Deuce’s whole world has changed. Down below, she was considered an adult. Now, topside in a town called Salvation, she’s a brat in need of training in the eyes of the townsfolk. She doesn’t fit in with the other girls: Deuce only knows how to fight.
To make matters worse, her Hunter partner, Fade, keeps Deuce at a distance. Her feelings for Fade haven’t changed, but he seems not to want her around anymore. Confused and lonely, she starts looking for a way out.
Deuce signs up to serve in the summer patrols—those who make sure the planters can work the fields without danger. It should be routine, but things have been changing on the surface, just as they did below ground. The Freaks have grown smarter. They’re watching. Waiting. Planning. The monsters don’t intend to let Salvation survive, and it may take a girl like Deuce to turn back the tide. – Goodreads description
Outpost picks up more or less where Enclave left off. Deuce, Fade, Stalker and Tegan have found a new home in Salvation and are doing their best to fit in. But it isn’t easy. Deuce chafes within the strict gender role forced on females and struggles to keep up in school. Stalker isn’t shy about pressing Deuce for more than friendship. Tegan is learning to heal others and finding friends – but still struggling with the psychological wounds her time with the gang left. And Fade has shut Deuce out, turning cold and distant.
But, as always, the four friends find unity in adversity. As the Freak attacks on the town become more frequent and fearless and crops are destroyed, the town must create an outpost to guard the crops from attack. Deuce is able to reprise the more comfortable role of Huntress as she, Stalker and Fade battle for the safety of their new home against the Freaks and witness chilling portents of worse to come.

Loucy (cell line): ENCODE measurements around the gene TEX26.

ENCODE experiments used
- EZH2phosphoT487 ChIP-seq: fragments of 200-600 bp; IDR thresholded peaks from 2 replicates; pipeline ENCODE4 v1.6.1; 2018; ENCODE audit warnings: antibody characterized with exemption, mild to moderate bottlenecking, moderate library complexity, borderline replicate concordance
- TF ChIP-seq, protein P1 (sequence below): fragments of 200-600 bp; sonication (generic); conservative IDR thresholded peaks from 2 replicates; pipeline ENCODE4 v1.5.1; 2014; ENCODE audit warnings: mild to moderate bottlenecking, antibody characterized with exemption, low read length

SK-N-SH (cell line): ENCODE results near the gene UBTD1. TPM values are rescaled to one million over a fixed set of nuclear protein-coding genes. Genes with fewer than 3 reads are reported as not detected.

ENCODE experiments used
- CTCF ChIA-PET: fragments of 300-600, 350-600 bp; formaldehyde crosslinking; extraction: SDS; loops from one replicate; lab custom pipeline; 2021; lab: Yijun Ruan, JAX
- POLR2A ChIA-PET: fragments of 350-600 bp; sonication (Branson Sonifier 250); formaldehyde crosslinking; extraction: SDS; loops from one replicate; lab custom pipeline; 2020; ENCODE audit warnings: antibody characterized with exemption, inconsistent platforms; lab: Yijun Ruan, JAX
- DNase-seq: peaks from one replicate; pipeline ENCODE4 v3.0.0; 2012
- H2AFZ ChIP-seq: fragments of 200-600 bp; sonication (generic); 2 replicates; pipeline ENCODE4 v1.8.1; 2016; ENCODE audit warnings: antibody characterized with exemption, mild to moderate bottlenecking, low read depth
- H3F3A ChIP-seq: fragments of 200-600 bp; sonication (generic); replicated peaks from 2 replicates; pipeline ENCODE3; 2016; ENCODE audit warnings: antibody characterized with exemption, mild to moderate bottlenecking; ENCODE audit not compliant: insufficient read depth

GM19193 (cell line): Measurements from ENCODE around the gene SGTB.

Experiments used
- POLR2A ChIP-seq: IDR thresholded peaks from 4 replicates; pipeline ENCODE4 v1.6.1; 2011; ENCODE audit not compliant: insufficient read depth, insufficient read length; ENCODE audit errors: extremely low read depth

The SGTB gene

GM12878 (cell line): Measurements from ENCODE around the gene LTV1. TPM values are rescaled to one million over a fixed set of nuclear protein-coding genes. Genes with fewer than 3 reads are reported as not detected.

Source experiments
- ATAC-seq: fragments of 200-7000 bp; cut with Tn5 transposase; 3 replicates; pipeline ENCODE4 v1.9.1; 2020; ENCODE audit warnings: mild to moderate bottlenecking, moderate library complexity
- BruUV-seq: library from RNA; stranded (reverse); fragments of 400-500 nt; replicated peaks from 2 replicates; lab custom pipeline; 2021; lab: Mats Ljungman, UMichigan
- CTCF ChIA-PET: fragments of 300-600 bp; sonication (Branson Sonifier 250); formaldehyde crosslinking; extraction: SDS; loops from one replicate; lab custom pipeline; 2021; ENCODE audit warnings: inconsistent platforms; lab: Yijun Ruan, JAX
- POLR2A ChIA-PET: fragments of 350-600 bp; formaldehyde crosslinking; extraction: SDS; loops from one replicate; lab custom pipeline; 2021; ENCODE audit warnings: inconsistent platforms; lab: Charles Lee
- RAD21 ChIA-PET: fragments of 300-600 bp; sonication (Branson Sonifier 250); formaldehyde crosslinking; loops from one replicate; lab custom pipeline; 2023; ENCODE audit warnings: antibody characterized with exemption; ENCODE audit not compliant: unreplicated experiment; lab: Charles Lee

There were elements of this book that didn’t work for me, of course. Some examples: Why were the fields outside the walls and exposed when the town depends on yearly crops for survival? Why didn’t Aguirre provide more detailed descriptions of setting – in particular the size and population of the town and relative size and placement of said fields? Why aren’t all (or at least all male, since that’s their sexist thing) townsfolk taught to fight? And then there are some agricultural issues, like describing planting fields and leaving them until plants had begun to grow. This wouldn’t work – you would need to set up an irrigation system or water them daily, they’d need fences to guard against deer and other herbivorous creatures and the plants would need regular weeding and tending. All unaccounted for given the distance and frequency of visits by growers as described.
But despite these minor issues, I loved this book. It had everything I look for in a YA suspense: excellent plot arc, engaging and believable characters, adventure and action, good writing – even some swoony romance. I had to force myself to go to sleep at night when all I really wanted to do was stay up and binge-read. And I love the character of Deuce. She’s tough but learns to open up and love those around her. It’s heartbreaking and beautiful all at the same time. And damn, that girl is a badass. Sort of like a cross between:
She can kill you where you stand without even flinching.
By the end of the book I was totally satisfied. (Though totally ready to pick up Horde and find out what happens next!) Still recommending this to anyone who’s a fan of The Hunger Games and The Walking Dead, because it’s pretty much a cross between the two. And damn, is it good!
Author: Ann Aguirre
Series: Razorland #2
Published By: Square Fish
Released: October 29, 2013
Genre: Fiction, Dystopian, Adventure, Young Adult